arrow-left icon arrow-right icon behance icon cart icon chevron-left icon chevron-right icon comment icon cross-circle icon cross icon expand-less-solid icon expand-less icon expand-more-solid icon expand-more icon facebook icon flickr icon google-plus icon googleplus icon instagram icon kickstarter icon link icon mail icon menu icon minus icon myspace icon payment-amazon_payments icon payment-american_express icon ApplePay payment-cirrus icon payment-diners_club icon payment-discover icon payment-google icon payment-interac icon payment-jcb icon payment-maestro icon payment-master icon payment-paypal icon payment-shopifypay payment-stripe icon payment-visa icon pinterest-circle icon pinterest icon play-circle-fill icon play-circle-outline icon plus-circle icon plus icon rss icon search icon tumblr icon twitter icon vimeo icon vine icon youtube icon

My Husband's Heritage

Written By Susan Pavan 03 Aug 2017

On our first date my husband Shane told me all about this beautiful salumi he found in Sydney, about making squid-ink pasta with an family he stayed with while living in a small Northern Italian village, playing football, and the yearning he had to find out more about his Northern Italian heritage. After four years of being married we came at cross-roads and had to change businesses. At the time we discovered this amazing story about Shane's Nonna's family who are regarded as Australia's first refugees. This changed our path.

                              

My Nonna’s family are regarded as Australia’s first refugees. Along with fellow Italians, they were granted asylum by the Australian government in 1881, following their traumatic ocean passage on the ill-fated De Rays Expedition.

Theirs is a truly remarkable story of courage, determination and survival. Settling in the Northern Rivers region of NSW, in a place now known as New Italy, these Italians worked hard to create a flourishing community. Their legacy lives on and they’ll always be remembered through the museum at the New Italy site (on the Pacific Freeway), an interactive memorial to these brave pioneers.

As a proud Northern Italian and descendant of the Spinaze family, I truly recommend that you read the amazing account of how this group of Italians, mainly contadini, were mislead into believing in an oasis, “La Nouvelle France,” a promised paradise of hope and opportunity, thousands of kilometres from their motherland. The story tells of their frightful journey (in which one third of the passengers perished), their tenacious attitudes and the years of hardship they endured to finally find peace and prosperity.

Like all immigrants, my family brought with them their food traditions. They had to adjust and experiment with new ingredients, to improvise with what was available from their surroundings – like Parrot Pie! A true example of cucina povera; of working with what you have got and wasting nothing. This idea should be more prevalent in today’s society. We need to better understand where our food comes from, how sustainable it is and the true art of real food.

My Nonno migrated to Australia in 1926 as a young man, in search of a better life than that on offer in post war Italy. He brought with him his knowledge of winemaking learnt in his hometown of Conegliano, the Veneto (Prosecco Country).

For my Nonno, the importance of the “home-made” was paramount. Knowing exactly where your food and wine comes from, what we now call “tracebility” was of great importance. Italians have valued this for centuries.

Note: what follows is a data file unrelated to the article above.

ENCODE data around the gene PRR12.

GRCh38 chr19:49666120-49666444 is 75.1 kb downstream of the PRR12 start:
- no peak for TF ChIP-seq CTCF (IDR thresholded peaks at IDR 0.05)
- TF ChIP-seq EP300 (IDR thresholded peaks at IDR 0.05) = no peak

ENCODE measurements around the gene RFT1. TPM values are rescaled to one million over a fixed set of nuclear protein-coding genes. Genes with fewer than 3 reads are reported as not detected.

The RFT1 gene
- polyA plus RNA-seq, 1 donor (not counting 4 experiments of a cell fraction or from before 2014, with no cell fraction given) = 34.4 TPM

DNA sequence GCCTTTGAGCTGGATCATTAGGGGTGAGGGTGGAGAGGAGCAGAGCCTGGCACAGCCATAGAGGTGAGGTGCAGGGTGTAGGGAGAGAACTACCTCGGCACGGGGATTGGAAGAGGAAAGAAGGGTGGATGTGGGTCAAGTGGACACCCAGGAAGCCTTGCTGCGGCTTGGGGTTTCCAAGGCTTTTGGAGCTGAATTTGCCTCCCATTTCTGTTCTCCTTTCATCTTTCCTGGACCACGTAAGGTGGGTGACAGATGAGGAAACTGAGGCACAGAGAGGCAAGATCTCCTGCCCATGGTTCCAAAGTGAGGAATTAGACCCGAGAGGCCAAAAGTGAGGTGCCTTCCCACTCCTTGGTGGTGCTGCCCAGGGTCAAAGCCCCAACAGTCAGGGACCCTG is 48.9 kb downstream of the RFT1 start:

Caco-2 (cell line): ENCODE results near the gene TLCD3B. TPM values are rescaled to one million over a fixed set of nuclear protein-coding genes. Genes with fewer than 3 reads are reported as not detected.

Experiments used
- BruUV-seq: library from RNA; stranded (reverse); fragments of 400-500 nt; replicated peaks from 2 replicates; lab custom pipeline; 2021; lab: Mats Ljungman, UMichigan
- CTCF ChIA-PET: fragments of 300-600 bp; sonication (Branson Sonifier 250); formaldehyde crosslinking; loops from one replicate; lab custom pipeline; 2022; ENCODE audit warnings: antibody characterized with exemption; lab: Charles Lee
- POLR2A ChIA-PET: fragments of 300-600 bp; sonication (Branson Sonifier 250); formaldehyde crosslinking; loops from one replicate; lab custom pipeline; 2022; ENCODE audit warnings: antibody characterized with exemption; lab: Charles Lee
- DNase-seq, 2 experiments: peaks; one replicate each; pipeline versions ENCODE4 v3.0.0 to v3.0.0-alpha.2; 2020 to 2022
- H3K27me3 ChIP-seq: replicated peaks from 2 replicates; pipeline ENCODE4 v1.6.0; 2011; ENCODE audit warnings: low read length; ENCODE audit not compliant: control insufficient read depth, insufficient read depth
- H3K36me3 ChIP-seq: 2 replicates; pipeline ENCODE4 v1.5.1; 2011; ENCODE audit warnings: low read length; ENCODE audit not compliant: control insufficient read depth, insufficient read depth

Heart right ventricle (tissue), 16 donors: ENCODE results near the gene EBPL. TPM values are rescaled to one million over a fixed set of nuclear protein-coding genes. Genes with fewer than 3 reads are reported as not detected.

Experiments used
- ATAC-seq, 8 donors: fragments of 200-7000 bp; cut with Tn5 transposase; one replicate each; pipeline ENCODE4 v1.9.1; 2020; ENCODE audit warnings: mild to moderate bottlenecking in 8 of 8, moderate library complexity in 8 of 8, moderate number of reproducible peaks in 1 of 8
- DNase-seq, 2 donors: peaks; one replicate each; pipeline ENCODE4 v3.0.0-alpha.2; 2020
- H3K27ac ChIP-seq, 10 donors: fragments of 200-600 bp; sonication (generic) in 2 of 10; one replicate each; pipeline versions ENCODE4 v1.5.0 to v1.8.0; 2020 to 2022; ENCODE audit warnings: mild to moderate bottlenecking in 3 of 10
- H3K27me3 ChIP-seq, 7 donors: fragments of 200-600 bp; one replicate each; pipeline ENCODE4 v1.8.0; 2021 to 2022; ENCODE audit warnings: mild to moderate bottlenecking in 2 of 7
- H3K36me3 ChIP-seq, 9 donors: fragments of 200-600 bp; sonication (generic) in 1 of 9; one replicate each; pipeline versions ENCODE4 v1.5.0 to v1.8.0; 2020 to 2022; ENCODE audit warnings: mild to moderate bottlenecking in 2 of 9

I remember stories of my Nonno at dusk, religiously preparing the family pig on the ‘waning of the moon’, il calo di luna, an ancient belief. This was a big event on the family's calendar bringing everyone together in preparation for that season's salumi.

My obsession with food, and salami in particular, grew when I was blessed with the opportunity to represent Italy in the 2009 Rugby League European Cup. I was so fortunate to be able to spend two years living with the Del Pietro family in rural Northern Italy in a town called Este.

I watched the daily dynamic of food in a traditional family home. The art of cooking pasta 'al dente' was a serious business. I will never forget the first time Santo, the father, passed the responsibility to me like a ritual or right-of-passage. I felt the pressure of getting it just right. Cooking pasta 'al dente' may seem frivolous to some but to an Italian, it is a necessary skill.

What stayed with me the most was the gathering of the family around the dinner table and the cutting of the salame. The head of the table would closely examine the stick and peel back the natural casing. On a precise 60 degree angle, he would slice the first piece before cutting more and passing the bread board around the table, listening to stories, laughter, and me trying to learn dialect and all this with a lot of translation.

Trying to capture these emotions and memories has led me to start this exciting venture with my family. We wish to share with you, our new extended family, our passion for real food, so that you may gather with your families and make memories of laughter and joy that you can pass on for generations to come. 

A big thank you to the New Italy Musuem Inc who allowed me access and use of the historical photos found on our website. Thanks also to Anne Gabrielle Thompson for your book “Turmoil-Tragedy to Triumph” and to the Richmond River Historical Society.

I'd also like to thank the Di Pietro family, Santo, Donatella, Fabio and Luca, in Este, Italy, for opening their hearts and home to me. 

For anyone interested in the history of New Italy please visit their website www.newitaly.com.au New Italy is located just south of Woodburn, in the Northern Rivers District of NSW, (1 hour drive from Byron Bay), 8275 Pacific Highway, Woodburn. 

 

 

Leave a comment

Comments have to be approved before showing up